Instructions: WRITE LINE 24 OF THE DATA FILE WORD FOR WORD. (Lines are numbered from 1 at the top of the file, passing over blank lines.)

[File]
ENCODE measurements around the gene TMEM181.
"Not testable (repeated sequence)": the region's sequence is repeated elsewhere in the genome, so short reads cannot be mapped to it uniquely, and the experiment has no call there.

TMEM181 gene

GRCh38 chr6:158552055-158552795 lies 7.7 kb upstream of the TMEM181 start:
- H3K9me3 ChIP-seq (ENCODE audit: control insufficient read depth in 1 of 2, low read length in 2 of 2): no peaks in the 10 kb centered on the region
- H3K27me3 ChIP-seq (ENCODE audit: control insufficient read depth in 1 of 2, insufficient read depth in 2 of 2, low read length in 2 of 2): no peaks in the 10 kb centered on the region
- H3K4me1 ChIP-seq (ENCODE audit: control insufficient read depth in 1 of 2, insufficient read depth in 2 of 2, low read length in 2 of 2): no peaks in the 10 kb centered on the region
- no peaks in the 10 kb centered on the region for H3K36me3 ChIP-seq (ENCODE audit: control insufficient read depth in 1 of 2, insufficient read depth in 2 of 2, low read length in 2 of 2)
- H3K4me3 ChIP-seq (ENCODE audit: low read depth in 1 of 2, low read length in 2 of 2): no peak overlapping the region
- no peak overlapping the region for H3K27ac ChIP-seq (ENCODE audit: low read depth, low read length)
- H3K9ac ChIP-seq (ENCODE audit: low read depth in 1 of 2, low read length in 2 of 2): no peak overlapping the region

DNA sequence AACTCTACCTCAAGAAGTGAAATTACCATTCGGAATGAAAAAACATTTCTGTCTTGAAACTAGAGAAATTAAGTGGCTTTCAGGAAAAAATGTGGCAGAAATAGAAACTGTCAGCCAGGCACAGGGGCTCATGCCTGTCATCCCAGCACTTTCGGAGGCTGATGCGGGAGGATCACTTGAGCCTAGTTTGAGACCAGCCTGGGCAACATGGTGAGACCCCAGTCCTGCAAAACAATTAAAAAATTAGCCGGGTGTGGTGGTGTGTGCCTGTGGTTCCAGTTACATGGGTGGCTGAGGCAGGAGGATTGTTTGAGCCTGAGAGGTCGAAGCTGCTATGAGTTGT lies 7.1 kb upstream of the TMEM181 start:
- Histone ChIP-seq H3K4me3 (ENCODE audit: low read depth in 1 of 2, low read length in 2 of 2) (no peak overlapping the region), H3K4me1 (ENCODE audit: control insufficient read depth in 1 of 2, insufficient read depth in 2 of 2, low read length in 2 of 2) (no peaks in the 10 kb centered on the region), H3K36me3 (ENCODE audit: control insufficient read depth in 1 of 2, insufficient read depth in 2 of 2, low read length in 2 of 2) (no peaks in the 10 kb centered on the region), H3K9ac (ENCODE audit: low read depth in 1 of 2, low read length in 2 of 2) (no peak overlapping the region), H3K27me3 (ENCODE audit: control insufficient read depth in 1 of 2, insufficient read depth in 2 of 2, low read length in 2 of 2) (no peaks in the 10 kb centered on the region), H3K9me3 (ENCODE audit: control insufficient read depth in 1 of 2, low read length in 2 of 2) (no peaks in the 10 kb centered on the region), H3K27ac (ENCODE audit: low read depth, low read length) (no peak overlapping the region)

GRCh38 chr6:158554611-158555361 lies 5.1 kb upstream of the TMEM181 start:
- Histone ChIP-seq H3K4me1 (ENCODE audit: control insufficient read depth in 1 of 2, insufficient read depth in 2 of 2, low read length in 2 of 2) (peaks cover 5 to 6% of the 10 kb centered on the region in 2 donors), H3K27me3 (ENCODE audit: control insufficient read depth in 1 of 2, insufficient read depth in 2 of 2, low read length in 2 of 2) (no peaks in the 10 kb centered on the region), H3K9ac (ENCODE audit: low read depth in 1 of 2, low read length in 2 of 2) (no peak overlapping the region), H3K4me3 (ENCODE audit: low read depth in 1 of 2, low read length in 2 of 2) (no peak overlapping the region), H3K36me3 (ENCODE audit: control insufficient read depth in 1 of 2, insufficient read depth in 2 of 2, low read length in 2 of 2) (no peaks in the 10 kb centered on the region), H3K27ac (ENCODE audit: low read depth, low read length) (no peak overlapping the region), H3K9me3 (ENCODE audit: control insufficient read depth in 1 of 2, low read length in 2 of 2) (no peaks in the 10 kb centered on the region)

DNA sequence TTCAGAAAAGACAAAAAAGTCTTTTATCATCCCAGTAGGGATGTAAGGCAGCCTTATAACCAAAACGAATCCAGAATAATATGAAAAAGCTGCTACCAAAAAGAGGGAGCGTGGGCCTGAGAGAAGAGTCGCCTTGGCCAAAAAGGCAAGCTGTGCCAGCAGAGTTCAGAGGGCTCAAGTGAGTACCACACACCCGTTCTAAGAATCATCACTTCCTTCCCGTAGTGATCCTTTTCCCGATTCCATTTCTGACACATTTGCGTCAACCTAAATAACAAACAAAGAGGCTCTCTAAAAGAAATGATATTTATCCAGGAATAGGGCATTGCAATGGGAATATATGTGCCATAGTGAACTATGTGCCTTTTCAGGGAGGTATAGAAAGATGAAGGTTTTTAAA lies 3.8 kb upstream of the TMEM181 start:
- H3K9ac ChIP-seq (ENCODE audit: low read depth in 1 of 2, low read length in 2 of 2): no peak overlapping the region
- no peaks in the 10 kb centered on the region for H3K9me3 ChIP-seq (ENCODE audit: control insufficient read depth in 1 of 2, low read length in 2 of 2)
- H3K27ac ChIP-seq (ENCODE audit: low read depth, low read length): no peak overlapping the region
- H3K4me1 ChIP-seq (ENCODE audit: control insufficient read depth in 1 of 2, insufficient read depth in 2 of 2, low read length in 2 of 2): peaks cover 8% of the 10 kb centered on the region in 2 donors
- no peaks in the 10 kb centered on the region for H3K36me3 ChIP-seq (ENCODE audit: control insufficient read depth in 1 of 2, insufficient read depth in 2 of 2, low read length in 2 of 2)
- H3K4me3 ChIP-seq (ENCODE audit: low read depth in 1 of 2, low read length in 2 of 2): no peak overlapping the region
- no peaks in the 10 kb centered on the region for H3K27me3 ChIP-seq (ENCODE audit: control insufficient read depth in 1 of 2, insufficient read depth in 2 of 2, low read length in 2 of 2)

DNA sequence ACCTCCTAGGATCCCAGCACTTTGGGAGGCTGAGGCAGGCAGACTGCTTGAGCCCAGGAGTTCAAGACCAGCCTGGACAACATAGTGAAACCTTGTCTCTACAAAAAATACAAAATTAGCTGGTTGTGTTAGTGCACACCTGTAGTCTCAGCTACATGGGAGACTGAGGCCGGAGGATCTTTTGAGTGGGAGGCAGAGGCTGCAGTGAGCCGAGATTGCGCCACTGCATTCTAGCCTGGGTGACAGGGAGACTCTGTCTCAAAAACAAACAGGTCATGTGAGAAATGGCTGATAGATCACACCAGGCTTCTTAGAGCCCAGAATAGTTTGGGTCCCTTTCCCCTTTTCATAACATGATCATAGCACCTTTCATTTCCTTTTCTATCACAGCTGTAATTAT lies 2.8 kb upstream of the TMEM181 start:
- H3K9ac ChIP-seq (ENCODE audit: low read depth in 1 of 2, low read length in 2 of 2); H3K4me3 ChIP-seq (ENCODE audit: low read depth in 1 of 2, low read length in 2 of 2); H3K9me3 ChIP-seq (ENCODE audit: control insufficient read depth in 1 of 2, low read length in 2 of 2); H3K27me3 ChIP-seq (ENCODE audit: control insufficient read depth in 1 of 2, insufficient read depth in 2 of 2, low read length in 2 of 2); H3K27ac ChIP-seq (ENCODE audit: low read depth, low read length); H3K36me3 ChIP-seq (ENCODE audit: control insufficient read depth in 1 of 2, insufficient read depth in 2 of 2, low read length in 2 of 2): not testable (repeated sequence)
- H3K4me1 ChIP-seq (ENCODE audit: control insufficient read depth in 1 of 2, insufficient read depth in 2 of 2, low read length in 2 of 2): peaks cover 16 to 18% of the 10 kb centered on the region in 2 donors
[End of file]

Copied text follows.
DNA sequence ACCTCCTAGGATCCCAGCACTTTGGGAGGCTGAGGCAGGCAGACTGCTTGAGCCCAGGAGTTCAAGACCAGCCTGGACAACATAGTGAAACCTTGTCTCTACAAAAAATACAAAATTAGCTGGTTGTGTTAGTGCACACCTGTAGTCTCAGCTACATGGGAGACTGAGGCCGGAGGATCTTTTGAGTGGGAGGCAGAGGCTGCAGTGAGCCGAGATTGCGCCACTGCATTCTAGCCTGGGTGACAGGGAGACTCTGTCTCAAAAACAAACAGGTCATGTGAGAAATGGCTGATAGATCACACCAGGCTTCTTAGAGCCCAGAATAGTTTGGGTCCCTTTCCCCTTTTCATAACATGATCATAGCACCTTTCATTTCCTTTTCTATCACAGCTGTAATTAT lies 2.8 kb upstream of the TMEM181 start: